"People are open to increased density — as long as the housing that is built is affordable to them."
That’s the catch. When talk turns to rezoning in Brooklyn, the image is invariably of the city’s 2005 plan for the Williamsburg waterfront, where developers received both tax breaks and inclusionary zoning bonuses for designating 20 percent of the new apartments as subsidized units. The result was relatively few affordable apartments, and acceleration of a once-diverse community’s conversion into a monoculture of wealth. Already, there are reports that speculators have responded to the city’s interest in East New York by grabbing up property at inflated prices, raising fears that the mere mention of rezoning could precipitate a land rush.
Today’s East New York, admittedly, is a far cry from the Williamsburg of a decade ago. “But the fear is there,” says Neugebauer, noting that rapidly gentrifying Bushwick lies just to the northwest, across the fire break of Broadway Junction. “Everybody is really, really concerned about gentrification.”
Nowhere is safe for the poor.
After many (MANY) years of not doing any street sketching I participated today on the 45th World Wide SketchCrawl - DC. Every drawing took me longer than usual and just getting the cobwebs off took at least a couple of tries but I dare to show a couple of the sketches done today at Eastern Market.
The Depressing Industrial City of Norilsk | Via
The city was founded in 1935, as a slave labor camp, and later as a settlement for those working in mining and metallurgic operation. Located at the foot of the 1,700-meter high Putoran Mountains, where occurs some of the largest nickel deposits on earth, Norilsk is a hotbed for mining and smelting industries. The city contains the world’s largest heavy metals smelting complex, producing more than 20 percent of the world’s nickel, 50 percent of its palladium, more than 10 percent of its cobalt, and 3 percent of its copper. Norilsk’s exports make up more than 2 percent of Russia’s GDP.
The average life expectancy of the workers is ten years shorter than the national average. Residents suffer from numerous respiratory diseases, and the incidents of cancer, blood and skin disorders is high. Only 4% of adults in the city are healthy.
it’s obvious that those who live and work in Norilsk do so for the money, but even those who voluntarily came here to make money are eager to escape. But leaving the city is not easy, especially for the older residents on pension, and with a family and apartment. Property prices are low in Norilsk, which means they cannot sell and leave the city, because even if they did, it’s impossible to buy anything with the money in other regions.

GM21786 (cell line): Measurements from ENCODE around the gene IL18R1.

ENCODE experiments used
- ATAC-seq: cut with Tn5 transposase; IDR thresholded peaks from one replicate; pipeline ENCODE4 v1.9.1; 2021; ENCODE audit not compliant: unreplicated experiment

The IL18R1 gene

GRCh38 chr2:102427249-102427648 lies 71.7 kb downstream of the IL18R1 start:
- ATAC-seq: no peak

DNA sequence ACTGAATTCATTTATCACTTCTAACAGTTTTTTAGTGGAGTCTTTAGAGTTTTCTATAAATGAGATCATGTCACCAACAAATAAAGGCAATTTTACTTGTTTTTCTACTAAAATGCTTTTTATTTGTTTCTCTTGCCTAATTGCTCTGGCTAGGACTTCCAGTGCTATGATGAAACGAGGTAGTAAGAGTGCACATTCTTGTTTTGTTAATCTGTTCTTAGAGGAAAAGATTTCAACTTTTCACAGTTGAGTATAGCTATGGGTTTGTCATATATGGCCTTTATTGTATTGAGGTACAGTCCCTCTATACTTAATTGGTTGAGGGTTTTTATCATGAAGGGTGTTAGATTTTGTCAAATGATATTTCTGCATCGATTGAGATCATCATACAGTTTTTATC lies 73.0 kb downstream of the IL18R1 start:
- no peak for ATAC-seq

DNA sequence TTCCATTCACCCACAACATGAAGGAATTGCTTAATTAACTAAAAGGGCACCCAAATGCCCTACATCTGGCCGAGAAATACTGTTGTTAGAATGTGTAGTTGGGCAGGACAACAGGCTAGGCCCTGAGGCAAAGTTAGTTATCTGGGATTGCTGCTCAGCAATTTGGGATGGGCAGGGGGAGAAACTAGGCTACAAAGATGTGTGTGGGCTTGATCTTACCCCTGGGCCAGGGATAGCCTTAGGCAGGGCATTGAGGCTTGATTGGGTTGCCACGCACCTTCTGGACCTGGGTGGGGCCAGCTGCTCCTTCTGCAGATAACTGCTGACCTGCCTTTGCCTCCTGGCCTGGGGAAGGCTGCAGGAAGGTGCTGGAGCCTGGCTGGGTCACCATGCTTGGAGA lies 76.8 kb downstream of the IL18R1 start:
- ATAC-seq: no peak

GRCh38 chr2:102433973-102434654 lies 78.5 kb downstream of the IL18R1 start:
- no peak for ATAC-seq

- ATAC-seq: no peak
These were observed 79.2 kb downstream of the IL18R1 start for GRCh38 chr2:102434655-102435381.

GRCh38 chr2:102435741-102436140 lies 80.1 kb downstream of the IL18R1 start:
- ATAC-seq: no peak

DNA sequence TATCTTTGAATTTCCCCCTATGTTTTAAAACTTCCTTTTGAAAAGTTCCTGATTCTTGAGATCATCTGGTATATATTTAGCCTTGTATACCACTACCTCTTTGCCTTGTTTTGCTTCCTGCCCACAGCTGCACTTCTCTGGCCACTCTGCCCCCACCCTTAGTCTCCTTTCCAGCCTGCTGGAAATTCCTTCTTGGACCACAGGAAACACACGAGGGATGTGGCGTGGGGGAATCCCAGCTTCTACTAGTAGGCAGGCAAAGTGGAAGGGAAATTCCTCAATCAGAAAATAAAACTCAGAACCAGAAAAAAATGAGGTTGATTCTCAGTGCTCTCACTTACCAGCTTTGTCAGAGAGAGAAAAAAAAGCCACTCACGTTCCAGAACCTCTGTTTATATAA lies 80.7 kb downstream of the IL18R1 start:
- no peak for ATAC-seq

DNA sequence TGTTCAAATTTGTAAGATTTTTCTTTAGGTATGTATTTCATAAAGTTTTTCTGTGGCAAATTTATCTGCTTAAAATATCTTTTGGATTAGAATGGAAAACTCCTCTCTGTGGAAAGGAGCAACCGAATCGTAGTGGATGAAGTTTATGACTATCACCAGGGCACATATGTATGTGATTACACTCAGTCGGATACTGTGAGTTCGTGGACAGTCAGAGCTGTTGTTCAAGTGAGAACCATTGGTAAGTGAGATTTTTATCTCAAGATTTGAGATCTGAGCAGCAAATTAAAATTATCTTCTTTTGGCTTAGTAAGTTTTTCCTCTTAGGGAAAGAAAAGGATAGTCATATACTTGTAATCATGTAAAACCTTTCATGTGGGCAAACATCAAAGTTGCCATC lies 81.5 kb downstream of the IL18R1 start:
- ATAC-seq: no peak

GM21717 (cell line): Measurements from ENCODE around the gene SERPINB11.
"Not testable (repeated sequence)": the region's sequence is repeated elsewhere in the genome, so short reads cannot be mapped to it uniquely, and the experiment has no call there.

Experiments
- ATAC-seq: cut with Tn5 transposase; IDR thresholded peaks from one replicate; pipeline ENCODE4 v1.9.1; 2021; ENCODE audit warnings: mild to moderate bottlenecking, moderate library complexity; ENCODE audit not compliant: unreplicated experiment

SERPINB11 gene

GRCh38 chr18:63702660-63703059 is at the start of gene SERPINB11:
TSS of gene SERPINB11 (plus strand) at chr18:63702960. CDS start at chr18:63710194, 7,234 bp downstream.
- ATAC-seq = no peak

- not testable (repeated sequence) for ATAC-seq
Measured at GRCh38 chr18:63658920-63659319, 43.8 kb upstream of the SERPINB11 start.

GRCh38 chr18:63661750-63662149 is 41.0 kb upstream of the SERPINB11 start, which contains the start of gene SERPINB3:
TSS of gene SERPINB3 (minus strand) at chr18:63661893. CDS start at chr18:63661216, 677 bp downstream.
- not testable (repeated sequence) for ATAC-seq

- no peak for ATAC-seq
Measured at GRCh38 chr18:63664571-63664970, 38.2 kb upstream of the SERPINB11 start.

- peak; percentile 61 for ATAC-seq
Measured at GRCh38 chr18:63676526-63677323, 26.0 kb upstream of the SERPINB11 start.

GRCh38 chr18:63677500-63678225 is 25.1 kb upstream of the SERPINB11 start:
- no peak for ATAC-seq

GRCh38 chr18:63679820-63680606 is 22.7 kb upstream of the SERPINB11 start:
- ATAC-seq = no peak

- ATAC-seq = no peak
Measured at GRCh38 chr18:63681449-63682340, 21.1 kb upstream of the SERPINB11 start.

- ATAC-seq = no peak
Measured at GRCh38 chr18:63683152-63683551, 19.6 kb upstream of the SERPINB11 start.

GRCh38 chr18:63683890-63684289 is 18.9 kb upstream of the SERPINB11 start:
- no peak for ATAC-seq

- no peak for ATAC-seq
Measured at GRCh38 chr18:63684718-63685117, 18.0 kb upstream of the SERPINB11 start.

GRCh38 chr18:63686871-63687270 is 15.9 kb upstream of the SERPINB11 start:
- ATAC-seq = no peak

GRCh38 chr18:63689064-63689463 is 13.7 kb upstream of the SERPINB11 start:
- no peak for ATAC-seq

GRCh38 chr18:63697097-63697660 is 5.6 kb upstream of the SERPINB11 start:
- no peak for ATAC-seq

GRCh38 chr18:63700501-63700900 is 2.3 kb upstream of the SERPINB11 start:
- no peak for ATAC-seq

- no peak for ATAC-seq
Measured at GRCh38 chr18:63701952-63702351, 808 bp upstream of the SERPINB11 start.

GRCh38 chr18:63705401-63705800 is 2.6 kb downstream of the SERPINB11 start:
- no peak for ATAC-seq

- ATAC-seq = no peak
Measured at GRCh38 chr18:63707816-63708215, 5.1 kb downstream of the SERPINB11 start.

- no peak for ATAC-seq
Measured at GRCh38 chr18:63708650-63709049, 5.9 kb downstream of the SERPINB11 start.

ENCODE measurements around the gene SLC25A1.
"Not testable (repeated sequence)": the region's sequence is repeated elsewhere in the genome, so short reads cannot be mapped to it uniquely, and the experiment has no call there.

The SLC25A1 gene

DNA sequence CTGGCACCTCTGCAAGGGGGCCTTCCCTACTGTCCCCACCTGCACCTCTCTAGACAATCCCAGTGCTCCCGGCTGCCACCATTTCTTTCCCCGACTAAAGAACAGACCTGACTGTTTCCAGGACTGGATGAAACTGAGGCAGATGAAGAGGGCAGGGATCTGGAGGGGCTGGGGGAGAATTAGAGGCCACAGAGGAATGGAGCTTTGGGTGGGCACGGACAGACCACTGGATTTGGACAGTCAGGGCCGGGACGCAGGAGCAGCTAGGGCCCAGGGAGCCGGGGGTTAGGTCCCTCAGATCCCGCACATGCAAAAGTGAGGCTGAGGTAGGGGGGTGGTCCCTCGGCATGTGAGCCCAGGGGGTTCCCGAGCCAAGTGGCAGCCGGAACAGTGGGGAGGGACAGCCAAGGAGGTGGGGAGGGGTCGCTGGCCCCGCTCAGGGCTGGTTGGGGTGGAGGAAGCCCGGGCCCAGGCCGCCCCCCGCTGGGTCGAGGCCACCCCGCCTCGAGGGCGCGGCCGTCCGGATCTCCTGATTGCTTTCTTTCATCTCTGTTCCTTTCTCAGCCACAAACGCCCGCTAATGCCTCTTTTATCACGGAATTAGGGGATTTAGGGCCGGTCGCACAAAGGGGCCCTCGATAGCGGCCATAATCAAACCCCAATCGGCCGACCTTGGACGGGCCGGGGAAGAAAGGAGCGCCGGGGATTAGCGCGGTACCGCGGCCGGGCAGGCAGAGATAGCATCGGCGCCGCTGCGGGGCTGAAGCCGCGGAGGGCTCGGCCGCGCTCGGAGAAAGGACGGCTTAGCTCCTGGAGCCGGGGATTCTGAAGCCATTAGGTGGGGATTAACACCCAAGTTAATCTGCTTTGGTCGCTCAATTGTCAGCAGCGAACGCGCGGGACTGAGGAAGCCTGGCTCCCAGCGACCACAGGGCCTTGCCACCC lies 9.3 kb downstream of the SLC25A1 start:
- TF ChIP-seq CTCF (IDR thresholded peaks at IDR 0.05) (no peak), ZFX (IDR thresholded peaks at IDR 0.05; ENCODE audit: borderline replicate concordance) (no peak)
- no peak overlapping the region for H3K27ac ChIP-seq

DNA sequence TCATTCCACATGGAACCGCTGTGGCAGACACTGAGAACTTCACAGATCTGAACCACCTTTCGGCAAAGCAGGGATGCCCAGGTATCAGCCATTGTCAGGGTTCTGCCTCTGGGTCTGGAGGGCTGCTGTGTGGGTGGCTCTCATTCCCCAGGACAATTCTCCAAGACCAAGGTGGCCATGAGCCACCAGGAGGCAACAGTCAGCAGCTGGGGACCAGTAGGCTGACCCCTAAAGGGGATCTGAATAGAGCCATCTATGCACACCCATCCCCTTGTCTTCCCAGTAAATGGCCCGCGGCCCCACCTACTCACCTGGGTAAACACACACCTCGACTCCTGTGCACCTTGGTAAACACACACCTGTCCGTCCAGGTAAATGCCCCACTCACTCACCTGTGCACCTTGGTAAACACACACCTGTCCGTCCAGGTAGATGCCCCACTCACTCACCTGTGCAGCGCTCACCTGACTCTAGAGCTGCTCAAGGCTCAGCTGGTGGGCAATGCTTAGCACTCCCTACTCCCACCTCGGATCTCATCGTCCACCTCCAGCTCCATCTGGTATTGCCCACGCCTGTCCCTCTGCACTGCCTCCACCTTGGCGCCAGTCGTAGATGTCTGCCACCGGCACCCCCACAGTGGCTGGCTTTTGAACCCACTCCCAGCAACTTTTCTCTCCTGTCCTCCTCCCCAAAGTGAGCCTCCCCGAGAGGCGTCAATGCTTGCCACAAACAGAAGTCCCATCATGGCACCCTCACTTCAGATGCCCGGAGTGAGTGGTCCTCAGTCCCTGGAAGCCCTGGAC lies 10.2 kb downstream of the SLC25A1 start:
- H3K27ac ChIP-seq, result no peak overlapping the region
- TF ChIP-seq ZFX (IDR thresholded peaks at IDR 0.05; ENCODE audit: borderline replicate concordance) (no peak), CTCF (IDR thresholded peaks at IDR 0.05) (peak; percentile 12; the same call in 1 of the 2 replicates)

They live, work, spend and reproduce for the mining company. The town’s isolation means they pour their wages into company-owned shops and facilities. The money goes back to the company, and eventually people pass away.
The architecture of despair.
The Story of Kowloon Walled City | Via
The early phases of the Walled City were characterized by predictable building typologies and the buildings were constructed on the principle of squatters’ rights, with random construction on spots of available land by whoever got there first. Alleyways and passages evolved—unplanned—into the established ‘map’ of the city, which would remain until it came down. A basic electric supply existed, increasingly burdened by illegal connections that frequently overloaded the system, and the few standpipes supplied the only water. As the need to accommodate the ever growing residential and commercial populations forced it to in the 1960s, the building typology of the Walled City made the leap from two- to three-story residential structures to taller, six- to seven-story ones. This represented an important threshold, because at these greater heights the buildings unavoidably became more complex and required greater labor to realize, reinforced concrete, more investment, and so on.